This is why I originally said and do firmly believe that this is a heart issue and not a gun (tool) issue. Just like making more drug laws hasn’t helped and why I am not for laws banning abortion – because it will not change the behaviors of people because the only thing that changes behavior is a change in heart. And no, I am not saying that because it is a heart issue is going to change anything, but that is the root of the tree and that is where we need to be putting out attention not at the fruit, which is just a byproduct of the root. If we want to see the climate of violence in this country change, then it is going to require a change in people’s heart. What does that look like? Well there are many opinions and those vary greatly. But I do believe that we are a morally bankrupt society in many ways. And media, entertainment, politics et all contribute to this. The Bible and history itself is rife with examples that laws do NOT change behaviors. Chicago, a city in the state I live, has the strictest gun laws in the country and yet the gun homicide right is at the top. I live downstate and am across the river from St Louis, where I call home. I am 30 minutes from Ferguson. Right now, the St Louis metro area has the most homicides this year to date. I am not living in a bubble. Violence surrounds me. But I am not willing to make what I believe to be knee jerk reactions that will produce no lasting value. If we want to see change in out society and less violence, then let’s change our culture. Let’s quit glorifying nonsensical violence in movies and tv shows and video games. Let’s quit race baiting and making our country more divided and volatile. Let’s set a moral center and work from there. I;m not talking about every body being a Christian or believing in the God I believe, but surely there is some moral common ground that we can reach and begin to work from their.

Taking the legal guns from law abiding citizens will NOT change these types of event from happening because someone will always be able to get their hands on a weapon. Someone who want to do violence and make a statement, will find a way. Making abortion illegal won’t stop abortions from taking place. Having a war on drugs has not taken drugs off the streets. Attacking Monsanto isn’t making less people have cancer. Going after fast food and processed food isn’t making people skinnier and healthier. You just simply cannot legislate change. Change must come from a place within. And until we deal with that, all of life’s troubling and disturbing events are going to continue.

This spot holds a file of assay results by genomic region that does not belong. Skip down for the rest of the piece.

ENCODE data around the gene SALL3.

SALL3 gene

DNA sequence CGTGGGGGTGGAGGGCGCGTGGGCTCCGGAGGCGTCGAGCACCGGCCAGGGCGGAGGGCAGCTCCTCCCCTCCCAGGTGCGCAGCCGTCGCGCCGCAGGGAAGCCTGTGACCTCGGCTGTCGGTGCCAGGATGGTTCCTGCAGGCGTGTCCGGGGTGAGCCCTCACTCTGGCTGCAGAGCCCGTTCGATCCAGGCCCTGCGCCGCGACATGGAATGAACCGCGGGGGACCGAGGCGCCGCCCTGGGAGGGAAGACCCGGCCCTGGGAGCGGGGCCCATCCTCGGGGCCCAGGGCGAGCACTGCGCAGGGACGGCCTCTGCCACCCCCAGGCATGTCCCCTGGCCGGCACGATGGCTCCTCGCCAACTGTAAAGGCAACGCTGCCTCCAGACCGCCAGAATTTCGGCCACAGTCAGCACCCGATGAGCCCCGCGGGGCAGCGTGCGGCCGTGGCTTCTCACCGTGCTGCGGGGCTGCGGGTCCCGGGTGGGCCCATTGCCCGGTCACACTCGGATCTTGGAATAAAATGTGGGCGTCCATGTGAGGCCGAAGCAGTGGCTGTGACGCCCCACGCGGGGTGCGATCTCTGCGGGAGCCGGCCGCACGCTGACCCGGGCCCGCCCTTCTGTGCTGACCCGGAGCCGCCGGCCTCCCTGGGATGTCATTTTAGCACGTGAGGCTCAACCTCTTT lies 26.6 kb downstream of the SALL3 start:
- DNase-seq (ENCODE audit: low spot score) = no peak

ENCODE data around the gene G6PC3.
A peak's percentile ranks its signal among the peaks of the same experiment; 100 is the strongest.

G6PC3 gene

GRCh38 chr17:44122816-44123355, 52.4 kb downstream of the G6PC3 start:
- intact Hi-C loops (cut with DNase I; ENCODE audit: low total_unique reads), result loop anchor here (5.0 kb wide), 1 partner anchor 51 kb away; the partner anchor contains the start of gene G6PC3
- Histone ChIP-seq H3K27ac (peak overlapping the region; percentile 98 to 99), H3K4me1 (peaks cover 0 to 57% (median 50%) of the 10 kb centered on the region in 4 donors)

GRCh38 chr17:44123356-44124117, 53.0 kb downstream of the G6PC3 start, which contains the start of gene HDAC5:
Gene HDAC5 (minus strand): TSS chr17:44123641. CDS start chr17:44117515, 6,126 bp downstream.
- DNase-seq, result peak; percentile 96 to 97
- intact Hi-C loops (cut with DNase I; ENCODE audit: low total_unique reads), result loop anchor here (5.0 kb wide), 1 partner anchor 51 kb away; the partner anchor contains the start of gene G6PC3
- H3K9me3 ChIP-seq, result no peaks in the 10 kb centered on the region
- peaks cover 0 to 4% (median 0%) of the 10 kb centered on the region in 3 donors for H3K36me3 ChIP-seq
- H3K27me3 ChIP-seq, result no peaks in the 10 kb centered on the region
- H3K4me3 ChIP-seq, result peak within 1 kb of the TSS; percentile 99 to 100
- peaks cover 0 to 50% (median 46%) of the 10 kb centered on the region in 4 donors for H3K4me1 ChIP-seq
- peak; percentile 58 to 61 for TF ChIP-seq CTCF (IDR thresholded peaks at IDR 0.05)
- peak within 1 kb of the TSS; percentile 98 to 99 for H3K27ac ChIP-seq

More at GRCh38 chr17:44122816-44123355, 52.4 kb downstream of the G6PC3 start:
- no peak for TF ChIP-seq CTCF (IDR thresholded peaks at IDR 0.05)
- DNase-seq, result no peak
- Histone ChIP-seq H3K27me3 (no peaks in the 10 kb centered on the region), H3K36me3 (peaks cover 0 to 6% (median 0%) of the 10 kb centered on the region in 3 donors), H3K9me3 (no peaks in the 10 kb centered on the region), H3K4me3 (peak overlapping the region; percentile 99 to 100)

Sorry for the length but wanted to share my thoughts in depth and try my best to honestly answer your question. Hope I did, even if we disagree.

2 thoughts on “A Response To The Gun Control Debate

  1. You and I agree on nearly everything said here. There are just too many examples of people trying to affect change with good intention, only to muddy the waters even further, and so many people have a tendency to miss core points—such as with the gun control issue in particular. Most people are focusing on the gun (or as you put it, the “tool”) and not the person using it and what their intentions are. Guns are not inherently bad, but bad people with guns are, and unfortunately there is NO effective way to keep hands OUT of the hands of bad people. The only thing you can hope for in a situation like that is that there are more GOOD people than bad, and more good people will use a weapon to effectively stop someone using the same weapon with ill intent. All gun control laws do, as you know, is prevent law abiding citizens from having more access to them while the bad guys are NOT going to be affected by any laws because they are not getting their guns from stores. They’re getting them through theft and off the black market where there are, and never can be, proper checks and balances. Therefore the gun controls will ONLY target the law abiding and will NEVER impact the criminals. I wish more people could see that. But I think that’s wishful thinking that anyone will, and since the left already has a hard enough time thinking through any issue thoroughly…we are probably doomed unless we (the law abiding, thinking citizens of the world) can put people in place that very much understand these very basic thoughts and can make SOUND decisions rather than spout off garbage that makes no sense to anyone with ANY sense at all.